Quiet Please! I'm Reading With My Brain!



Growing Independence and Fluency

Lauren Odell

 

Rationale: In order for children to become independent and fluent readers, they need to be able to read both orally and silently. Reading silently is an important goal for all students and helps to build a love for voluntary reading.  Once children have mastered decoding words and are working on building their sight vocabulary, fluency is the next step to becoming successful readers.  Reading silently will help children to become more fluent and reading will become easier and automatic for them. Giving the children the option to chose their own books  helps to make reading voluntary and fun.

 

Materials:
Books in the classroom that are decodable and different reading level sufficient
Color stickers that will be put on the books (different color for each level)
Color stickers that will be given to each child (corresponding to each reading level)
Reading journal for each child Paper for each reading journal
Pencil for each child
Progress Checklist:
                    ___ Reads orally
                    ___Reads in a whisper
                    ___Reads while moving lips
                    ___Reads silently
3 Sentence strips with these sentences written on each
      1. The frog jumped in the lake.
      2. The cat had a nap in the sun.
      3. I wish I had a farm.
Reading journal for each child

 

Procedures:

 1. Beginning and Introduction:

-Put color coded stickers on each reading level book.
-Give each child a sticker that corresponds to the reading level books they should choose.

-Encourage the children to pick out a book they have never read.

-"I want each row, to come up when I call them. You will be picking out a book from the color sticker that you have been given. For example, if I was given a blue sticker, I will go over to the blue sticker collection to select a book. I am going to look for a book that looks interesting, and a book that I have never read before."

2.  Introduce the idea of silent reading.

"Today we are going to read silently to ourselves.  Sometimes we need to be quiet so we don't disrupt each other. Today we are going to read silently, and then write about what we read."

        "We have always learned to read out loud so that we can think out loud about what we are reading, but now we are going to read silently and let our brain think quietly about what we are reading."

3. Model reading out loud, in a whisper, with lips, and silently.

Write a sentence on the board and model (start by reading with less fluency, then get better as you read): The dog jumped in the mud.

                          1. Reading out loud

                           2. Reading in a whisper

                           3. Reading with just moving lips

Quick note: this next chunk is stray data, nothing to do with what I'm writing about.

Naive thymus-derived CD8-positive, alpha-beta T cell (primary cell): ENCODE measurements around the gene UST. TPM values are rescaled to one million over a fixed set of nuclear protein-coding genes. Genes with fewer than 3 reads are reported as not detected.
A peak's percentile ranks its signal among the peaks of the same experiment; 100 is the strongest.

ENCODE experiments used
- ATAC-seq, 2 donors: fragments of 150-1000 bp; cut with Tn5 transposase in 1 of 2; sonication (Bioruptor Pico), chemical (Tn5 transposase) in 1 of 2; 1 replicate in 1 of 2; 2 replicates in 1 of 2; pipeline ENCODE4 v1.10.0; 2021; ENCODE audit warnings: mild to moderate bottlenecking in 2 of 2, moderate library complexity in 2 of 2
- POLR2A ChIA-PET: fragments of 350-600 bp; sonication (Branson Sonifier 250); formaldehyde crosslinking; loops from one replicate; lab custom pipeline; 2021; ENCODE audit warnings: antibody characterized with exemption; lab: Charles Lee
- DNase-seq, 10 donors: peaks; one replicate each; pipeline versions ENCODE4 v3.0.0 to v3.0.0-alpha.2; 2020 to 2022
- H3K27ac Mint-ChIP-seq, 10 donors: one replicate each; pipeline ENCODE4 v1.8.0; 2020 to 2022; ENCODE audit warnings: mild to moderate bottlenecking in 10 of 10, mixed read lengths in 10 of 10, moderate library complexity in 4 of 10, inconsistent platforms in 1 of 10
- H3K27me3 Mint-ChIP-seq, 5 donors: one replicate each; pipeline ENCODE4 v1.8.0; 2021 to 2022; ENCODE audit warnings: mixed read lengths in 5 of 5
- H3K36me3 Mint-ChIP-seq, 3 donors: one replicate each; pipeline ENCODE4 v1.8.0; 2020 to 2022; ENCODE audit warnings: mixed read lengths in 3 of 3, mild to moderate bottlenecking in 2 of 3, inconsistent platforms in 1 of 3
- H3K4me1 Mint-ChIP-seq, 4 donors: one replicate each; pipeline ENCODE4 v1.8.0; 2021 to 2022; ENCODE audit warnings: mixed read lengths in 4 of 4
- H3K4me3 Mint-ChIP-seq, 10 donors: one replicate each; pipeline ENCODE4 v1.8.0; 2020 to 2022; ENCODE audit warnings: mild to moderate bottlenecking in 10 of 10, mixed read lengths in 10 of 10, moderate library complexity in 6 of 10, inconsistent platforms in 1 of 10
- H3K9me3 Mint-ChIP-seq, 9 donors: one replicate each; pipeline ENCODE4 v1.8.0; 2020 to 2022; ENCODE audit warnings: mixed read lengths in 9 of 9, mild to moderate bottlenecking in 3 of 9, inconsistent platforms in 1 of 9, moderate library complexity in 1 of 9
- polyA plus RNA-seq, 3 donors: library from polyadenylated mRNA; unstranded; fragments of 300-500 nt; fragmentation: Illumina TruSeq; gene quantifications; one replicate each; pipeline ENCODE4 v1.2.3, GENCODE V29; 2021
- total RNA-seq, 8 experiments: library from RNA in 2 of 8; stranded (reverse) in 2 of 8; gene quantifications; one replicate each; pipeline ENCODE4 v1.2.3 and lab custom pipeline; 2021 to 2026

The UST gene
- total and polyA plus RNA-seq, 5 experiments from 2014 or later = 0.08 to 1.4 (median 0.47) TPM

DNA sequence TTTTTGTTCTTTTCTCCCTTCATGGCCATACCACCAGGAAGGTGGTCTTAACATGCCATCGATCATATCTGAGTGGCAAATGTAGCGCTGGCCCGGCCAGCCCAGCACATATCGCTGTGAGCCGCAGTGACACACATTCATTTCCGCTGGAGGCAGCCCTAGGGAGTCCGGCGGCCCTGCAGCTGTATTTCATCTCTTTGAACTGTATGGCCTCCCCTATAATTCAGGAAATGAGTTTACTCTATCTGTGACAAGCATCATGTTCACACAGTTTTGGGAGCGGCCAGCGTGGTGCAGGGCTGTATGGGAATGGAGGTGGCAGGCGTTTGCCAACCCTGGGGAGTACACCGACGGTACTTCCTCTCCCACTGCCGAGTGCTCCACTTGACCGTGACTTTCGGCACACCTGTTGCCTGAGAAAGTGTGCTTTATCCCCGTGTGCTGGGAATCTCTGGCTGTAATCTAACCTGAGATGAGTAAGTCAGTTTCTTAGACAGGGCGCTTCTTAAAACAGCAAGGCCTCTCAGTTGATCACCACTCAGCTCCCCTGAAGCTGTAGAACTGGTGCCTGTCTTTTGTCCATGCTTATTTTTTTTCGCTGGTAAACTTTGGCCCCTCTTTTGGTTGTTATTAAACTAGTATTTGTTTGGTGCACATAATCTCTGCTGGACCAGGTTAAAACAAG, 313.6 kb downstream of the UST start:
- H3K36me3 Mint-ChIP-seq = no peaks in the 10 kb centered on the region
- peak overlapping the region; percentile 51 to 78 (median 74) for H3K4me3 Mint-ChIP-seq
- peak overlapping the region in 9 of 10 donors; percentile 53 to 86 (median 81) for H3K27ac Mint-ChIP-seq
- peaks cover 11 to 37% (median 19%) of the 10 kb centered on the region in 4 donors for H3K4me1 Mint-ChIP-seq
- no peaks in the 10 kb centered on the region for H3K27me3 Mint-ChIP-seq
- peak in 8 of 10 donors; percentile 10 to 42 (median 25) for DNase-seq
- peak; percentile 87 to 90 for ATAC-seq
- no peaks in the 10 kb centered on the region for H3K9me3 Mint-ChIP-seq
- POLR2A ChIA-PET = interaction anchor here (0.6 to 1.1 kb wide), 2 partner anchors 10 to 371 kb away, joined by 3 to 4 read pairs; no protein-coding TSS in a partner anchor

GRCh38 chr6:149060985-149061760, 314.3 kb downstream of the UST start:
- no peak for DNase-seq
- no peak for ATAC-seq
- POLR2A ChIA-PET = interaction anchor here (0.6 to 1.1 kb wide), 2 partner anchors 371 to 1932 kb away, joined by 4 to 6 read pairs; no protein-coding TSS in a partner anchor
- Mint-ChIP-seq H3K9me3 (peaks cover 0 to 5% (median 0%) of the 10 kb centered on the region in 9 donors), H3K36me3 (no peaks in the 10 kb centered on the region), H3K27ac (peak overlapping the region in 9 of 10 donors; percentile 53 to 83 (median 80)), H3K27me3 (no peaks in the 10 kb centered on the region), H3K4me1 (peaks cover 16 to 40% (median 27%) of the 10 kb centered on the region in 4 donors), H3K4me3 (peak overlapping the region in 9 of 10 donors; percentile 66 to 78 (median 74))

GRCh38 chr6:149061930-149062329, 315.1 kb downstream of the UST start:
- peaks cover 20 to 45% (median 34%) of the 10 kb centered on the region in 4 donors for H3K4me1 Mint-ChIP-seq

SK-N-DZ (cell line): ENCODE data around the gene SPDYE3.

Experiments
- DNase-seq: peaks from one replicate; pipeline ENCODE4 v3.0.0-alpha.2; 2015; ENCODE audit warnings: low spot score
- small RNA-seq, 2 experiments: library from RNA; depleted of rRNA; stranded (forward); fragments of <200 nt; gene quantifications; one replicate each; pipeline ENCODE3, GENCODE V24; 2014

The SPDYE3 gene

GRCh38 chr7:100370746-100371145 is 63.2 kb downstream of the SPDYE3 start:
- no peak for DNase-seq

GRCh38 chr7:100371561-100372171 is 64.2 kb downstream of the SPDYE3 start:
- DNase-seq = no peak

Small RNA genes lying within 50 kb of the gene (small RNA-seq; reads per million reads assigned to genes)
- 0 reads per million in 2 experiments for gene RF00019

4. Read silently


"I am going to read this sentence how we have always read, out loud. Thee ffrrooogg juummped iiin thee llaakke."

"Now I am going to still read out loud but I am going to lower my voice…watch my lips, you can still see them moving. "Thee ffrrooogg jumped iin thee llaakke".

"Now I am going to still read, but I am not going to make a sound, I am just going to move my lips…"Thee ffrrooogg jummmped iin thee llaake."

"This last time, I am going to read without moving my lips and without using my voice. I am going to let my brain read the words."

          "Oh, it says "The frog jumped in the lake."

"Did you see how I still read the sentence but my voice didn't make a sound?  I was so quiet you could hear a cricket outside!"

 4. Ask students to read a sentence with you

"Let's read a sentence together, like I just did." (Sentence: The cat had a nap in the sun.)

"Together let's read the sentence out loud" (point to each word as you are saying it). "The cat had a nap in the sun."

"Great! Now let's try to say it in a whisper. The cat had a nap in the sun"

 "Okay, now let's try to only move our lips..we want to be able to hear a cricket outside.  Move your lips with me, but turn voice off. Here we go. The cat had a nap in the sun."

          "Great job!"

          "Now let your brain read the sentence quietly."

          "Where did the cat have a nap?" (in the sun)

 5. Provide a sentence and ask the students to read it silently.

"This time we are only going to let our brain read the sentence. Here it is: I wish I had a farm.  Okay…don't use your voice. Just read it in your brain."

          "Altogether, what did our sentence say? I wish I had a farm. Great!"

  6. Instruct children to read their own book silently.

"Now is your turn to read the book that you have chosen. You each are going to read it at your desk silently. Remember that in order to remember what is happening, you brain has to look at the words and read them. Just because your lips aren't moving, doesn't mean that you're not reading and remembering. If you feel like what you're reading doesn't make sense, go back and crosscheck yourself. Crosschecking means reread the sentence again to see if you missed a word or meaning."

"After you are finished with your book, you will write in your reading journal about the story that you have read."

 Assessment:

Teacher will be watching each student to see if he/she is silently reading.  This assessment will not be sufficient. Teacher will read each child's reading journal to see if he/she comprehends the text that they have chosen. A checklist will also be used to monitor each child's silent reading progress.

___ Reads orally
___Reads in a whisper
___Reads while moving lips
___Reads silently

References:

"I Heard a Cricket" by Caroline Yow  http://www.auburn.edu/academic/education/reading_genie/projects/yowgf.html

"Sshhhh! Quiet ad a Christmas Mouse!" by Adriane Harden

http://www.auburn.edu/academic/education/reading_genie/odysseys/hardengf.html

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